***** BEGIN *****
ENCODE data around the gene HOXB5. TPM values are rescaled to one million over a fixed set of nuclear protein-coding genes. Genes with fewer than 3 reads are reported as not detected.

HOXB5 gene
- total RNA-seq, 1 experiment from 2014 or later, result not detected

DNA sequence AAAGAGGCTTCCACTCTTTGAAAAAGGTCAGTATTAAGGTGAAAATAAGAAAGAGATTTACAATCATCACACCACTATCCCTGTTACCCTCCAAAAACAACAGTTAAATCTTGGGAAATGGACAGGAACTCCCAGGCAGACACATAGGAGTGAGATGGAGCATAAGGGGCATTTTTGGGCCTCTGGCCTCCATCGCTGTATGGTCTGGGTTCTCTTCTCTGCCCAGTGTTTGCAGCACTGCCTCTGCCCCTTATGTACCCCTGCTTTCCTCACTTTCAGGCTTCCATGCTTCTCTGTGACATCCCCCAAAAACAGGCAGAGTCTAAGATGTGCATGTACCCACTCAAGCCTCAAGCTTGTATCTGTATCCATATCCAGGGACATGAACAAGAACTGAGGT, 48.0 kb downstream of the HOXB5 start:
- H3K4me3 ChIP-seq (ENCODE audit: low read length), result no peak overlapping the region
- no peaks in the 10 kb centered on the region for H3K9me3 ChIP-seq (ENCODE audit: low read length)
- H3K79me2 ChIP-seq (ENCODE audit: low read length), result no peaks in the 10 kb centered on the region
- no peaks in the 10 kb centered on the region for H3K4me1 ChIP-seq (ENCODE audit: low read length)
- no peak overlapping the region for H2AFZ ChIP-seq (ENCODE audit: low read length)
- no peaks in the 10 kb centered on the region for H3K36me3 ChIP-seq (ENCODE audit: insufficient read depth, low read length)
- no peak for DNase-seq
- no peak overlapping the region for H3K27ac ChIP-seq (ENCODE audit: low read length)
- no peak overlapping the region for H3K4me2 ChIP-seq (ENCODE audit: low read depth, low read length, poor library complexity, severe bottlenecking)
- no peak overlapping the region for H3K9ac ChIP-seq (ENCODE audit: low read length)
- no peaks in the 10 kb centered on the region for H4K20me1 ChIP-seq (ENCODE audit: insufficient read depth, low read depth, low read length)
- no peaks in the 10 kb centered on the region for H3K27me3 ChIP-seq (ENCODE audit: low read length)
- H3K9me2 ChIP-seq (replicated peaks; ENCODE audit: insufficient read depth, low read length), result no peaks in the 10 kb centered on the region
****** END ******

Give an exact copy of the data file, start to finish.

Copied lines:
ENCODE data around the gene HOXB5. TPM values are rescaled to one million over a fixed set of nuclear protein-coding genes. Genes with fewer than 3 reads are reported as not detected.

HOXB5 gene
- total RNA-seq, 1 experiment from 2014 or later, result not detected

DNA sequence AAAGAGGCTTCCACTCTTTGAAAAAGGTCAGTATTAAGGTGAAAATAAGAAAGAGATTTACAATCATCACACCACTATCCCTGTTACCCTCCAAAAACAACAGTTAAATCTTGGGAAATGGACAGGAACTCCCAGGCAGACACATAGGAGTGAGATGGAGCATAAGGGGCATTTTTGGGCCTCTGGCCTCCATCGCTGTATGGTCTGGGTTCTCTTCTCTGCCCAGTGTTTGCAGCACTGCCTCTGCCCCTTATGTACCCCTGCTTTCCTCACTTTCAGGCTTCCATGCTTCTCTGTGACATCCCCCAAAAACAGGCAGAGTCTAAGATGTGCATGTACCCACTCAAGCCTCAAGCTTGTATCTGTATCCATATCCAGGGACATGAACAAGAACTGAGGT, 48.0 kb downstream of the HOXB5 start:
- H3K4me3 ChIP-seq (ENCODE audit: low read length), result no peak overlapping the region
- no peaks in the 10 kb centered on the region for H3K9me3 ChIP-seq (ENCODE audit: low read length)
- H3K79me2 ChIP-seq (ENCODE audit: low read length), result no peaks in the 10 kb centered on the region
- no peaks in the 10 kb centered on the region for H3K4me1 ChIP-seq (ENCODE audit: low read length)
- no peak overlapping the region for H2AFZ ChIP-seq (ENCODE audit: low read length)
- no peaks in the 10 kb centered on the region for H3K36me3 ChIP-seq (ENCODE audit: insufficient read depth, low read length)
- no peak for DNase-seq
- no peak overlapping the region for H3K27ac ChIP-seq (ENCODE audit: low read length)
- no peak overlapping the region for H3K4me2 ChIP-seq (ENCODE audit: low read depth, low read length, poor library complexity, severe bottlenecking)
- no peak overlapping the region for H3K9ac ChIP-seq (ENCODE audit: low read length)
- no peaks in the 10 kb centered on the region for H4K20me1 ChIP-seq (ENCODE audit: insufficient read depth, low read depth, low read length)
- no peaks in the 10 kb centered on the region for H3K27me3 ChIP-seq (ENCODE audit: low read length)
- H3K9me2 ChIP-seq (replicated peaks; ENCODE audit: insufficient read depth, low read length), result no peaks in the 10 kb centered on the region